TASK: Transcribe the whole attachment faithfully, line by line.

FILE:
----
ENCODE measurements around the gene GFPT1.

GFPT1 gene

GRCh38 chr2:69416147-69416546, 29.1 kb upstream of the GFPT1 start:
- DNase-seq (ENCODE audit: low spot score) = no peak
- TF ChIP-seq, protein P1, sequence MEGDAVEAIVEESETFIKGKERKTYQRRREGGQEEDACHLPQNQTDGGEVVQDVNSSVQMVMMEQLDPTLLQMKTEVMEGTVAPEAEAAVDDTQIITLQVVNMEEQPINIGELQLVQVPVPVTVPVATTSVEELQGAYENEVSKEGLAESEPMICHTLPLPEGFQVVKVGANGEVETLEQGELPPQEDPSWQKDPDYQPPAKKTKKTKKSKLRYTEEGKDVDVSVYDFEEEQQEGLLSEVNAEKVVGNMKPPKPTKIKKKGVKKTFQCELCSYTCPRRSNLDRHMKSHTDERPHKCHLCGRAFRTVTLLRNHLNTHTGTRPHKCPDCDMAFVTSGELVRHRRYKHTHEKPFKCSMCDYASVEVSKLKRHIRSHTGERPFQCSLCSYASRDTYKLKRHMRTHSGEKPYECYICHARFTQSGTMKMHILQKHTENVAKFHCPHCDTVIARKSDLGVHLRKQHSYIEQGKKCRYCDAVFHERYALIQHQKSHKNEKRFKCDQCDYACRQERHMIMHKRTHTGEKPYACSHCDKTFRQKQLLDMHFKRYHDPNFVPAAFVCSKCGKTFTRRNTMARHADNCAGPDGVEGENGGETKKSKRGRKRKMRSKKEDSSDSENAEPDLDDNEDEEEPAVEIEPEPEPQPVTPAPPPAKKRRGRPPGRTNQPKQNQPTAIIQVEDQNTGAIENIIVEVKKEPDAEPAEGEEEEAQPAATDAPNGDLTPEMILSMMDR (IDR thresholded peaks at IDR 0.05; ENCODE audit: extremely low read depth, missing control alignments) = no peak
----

ENCODE measurements around the gene GFPT1.

GFPT1 gene

GRCh38 chr2:69416147-69416546, 29.1 kb upstream of the GFPT1 start:
- DNase-seq (ENCODE audit: low spot score) = no peak
- TF ChIP-seq, protein P1, sequence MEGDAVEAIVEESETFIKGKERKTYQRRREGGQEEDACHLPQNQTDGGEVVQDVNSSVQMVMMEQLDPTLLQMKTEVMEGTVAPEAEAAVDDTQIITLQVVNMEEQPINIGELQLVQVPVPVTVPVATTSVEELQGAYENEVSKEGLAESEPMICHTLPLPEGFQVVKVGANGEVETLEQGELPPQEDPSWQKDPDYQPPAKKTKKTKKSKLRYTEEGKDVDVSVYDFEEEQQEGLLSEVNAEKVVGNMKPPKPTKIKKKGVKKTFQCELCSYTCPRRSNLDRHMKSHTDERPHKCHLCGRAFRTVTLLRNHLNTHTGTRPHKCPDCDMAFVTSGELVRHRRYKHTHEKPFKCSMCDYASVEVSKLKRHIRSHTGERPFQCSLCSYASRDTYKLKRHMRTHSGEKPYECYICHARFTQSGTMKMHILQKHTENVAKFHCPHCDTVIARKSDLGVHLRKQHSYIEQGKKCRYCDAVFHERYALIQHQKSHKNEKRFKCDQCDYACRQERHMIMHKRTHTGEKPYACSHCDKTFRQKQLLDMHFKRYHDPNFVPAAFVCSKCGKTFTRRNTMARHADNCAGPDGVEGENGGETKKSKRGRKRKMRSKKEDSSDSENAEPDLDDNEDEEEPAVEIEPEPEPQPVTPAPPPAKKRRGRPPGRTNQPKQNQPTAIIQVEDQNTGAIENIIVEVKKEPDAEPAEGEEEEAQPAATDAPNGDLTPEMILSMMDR (IDR thresholded peaks at IDR 0.05; ENCODE audit: extremely low read depth, missing control alignments) = no peak